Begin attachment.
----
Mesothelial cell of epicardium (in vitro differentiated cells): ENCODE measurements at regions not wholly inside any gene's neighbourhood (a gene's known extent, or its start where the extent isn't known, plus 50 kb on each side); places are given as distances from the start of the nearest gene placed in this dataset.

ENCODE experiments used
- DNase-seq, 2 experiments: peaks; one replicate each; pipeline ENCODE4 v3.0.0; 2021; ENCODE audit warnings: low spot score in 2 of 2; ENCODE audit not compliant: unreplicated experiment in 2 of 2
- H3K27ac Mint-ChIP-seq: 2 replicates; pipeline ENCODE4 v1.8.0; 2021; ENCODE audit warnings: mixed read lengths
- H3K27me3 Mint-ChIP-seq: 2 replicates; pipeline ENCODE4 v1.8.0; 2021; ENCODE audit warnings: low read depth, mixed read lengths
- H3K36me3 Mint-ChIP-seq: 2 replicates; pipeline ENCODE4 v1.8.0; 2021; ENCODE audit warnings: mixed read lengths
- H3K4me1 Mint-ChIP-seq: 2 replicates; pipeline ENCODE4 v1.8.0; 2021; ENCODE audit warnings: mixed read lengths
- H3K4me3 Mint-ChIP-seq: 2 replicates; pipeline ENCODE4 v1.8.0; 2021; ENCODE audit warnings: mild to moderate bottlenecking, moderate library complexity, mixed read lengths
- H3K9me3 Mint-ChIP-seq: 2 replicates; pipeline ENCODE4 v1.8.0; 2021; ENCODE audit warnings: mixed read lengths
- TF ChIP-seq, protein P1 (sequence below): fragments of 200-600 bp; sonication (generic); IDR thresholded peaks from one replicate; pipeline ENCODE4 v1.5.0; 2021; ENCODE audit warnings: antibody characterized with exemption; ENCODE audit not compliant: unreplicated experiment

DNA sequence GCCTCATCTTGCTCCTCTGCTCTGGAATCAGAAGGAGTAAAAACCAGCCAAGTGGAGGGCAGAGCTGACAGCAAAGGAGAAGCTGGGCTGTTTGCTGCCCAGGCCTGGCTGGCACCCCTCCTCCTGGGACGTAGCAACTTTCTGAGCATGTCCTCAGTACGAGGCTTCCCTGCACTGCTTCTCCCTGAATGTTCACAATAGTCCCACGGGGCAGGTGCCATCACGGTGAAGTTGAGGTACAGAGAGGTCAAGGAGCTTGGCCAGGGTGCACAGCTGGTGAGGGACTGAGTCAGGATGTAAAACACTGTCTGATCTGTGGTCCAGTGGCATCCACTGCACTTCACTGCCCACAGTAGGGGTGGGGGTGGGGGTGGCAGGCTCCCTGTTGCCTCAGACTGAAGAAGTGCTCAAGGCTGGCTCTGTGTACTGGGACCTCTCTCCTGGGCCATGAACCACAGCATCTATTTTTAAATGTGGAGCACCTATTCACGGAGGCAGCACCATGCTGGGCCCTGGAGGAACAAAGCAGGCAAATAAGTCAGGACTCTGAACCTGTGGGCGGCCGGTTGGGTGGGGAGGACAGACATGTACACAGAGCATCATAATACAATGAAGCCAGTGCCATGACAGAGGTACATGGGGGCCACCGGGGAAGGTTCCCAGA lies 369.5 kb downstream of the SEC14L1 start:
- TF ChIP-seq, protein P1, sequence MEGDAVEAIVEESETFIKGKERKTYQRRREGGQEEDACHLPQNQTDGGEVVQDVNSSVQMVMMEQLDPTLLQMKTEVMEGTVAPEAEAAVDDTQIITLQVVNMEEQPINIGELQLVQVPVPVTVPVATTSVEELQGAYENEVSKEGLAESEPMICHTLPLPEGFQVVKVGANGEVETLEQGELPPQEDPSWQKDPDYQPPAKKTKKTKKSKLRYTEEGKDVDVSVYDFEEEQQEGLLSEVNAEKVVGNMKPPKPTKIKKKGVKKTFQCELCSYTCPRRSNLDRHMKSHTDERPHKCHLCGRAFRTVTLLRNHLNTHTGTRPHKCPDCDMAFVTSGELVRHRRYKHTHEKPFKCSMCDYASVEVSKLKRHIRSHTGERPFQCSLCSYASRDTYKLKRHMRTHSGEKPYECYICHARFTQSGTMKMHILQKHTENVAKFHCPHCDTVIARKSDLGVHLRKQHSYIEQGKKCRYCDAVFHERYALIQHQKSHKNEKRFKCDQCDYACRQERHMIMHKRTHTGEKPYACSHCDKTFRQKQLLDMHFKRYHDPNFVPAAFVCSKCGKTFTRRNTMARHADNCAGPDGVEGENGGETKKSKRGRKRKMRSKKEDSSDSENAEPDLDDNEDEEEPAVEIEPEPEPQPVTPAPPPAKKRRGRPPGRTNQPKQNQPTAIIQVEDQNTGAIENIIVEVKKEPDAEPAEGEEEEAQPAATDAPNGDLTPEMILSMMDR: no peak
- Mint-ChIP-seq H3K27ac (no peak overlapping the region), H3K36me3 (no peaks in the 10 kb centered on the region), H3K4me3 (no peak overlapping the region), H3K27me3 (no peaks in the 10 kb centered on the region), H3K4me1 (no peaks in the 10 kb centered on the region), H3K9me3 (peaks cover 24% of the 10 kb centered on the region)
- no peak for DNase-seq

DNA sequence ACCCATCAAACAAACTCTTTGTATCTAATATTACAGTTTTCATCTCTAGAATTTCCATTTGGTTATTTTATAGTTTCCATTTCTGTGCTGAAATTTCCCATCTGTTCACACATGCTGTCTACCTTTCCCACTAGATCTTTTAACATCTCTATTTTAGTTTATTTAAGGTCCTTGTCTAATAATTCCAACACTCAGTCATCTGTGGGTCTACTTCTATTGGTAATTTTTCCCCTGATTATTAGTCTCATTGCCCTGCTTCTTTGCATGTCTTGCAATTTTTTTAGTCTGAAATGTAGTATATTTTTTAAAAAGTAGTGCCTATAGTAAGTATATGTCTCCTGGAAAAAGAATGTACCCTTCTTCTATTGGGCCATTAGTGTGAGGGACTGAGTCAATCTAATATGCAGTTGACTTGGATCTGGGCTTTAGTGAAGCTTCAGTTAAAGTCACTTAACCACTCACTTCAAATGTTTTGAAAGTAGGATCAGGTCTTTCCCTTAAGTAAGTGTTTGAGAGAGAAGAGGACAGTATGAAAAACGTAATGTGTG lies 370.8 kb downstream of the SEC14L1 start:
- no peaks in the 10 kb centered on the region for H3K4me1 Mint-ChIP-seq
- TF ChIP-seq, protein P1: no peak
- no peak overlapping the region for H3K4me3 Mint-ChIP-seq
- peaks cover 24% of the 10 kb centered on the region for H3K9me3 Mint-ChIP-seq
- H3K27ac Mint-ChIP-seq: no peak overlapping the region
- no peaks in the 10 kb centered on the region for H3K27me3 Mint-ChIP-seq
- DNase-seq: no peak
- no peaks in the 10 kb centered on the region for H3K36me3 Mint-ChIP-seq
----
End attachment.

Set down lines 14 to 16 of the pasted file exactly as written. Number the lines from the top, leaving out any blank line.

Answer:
- no peak for DNase-seq

DNA sequence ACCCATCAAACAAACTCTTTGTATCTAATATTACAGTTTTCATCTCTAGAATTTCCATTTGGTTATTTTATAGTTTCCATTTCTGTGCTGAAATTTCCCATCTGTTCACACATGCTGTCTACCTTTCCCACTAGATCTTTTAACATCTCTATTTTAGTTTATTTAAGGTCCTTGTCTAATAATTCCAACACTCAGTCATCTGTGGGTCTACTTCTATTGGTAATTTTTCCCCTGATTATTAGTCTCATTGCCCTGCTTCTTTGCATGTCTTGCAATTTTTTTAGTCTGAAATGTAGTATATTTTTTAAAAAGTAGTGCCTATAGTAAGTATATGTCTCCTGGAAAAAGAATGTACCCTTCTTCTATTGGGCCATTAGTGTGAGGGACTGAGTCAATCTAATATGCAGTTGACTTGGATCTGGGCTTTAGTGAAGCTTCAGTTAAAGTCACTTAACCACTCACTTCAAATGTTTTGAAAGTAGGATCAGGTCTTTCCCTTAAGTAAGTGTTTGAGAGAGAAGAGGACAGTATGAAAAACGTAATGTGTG lies 370.8 kb downstream of the SEC14L1 start:
- no peaks in the 10 kb centered on the region for H3K4me1 Mint-ChIP-seq